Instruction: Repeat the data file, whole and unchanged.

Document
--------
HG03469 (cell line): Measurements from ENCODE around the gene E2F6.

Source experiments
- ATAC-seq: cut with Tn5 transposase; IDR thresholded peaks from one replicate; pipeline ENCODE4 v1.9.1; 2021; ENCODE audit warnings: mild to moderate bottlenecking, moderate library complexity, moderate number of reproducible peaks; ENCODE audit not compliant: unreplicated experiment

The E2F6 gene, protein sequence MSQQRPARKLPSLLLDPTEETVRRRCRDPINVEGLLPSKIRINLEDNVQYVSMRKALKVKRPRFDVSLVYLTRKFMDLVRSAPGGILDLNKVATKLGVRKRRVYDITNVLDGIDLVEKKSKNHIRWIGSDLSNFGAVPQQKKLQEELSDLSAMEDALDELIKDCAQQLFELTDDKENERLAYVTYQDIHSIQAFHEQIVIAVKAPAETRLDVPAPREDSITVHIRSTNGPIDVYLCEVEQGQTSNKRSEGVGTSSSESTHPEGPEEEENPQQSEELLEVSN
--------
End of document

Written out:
HG03469 (cell line): Measurements from ENCODE around the gene E2F6.

Source experiments
- ATAC-seq: cut with Tn5 transposase; IDR thresholded peaks from one replicate; pipeline ENCODE4 v1.9.1; 2021; ENCODE audit warnings: mild to moderate bottlenecking, moderate library complexity, moderate number of reproducible peaks; ENCODE audit not compliant: unreplicated experiment

The E2F6 gene, protein sequence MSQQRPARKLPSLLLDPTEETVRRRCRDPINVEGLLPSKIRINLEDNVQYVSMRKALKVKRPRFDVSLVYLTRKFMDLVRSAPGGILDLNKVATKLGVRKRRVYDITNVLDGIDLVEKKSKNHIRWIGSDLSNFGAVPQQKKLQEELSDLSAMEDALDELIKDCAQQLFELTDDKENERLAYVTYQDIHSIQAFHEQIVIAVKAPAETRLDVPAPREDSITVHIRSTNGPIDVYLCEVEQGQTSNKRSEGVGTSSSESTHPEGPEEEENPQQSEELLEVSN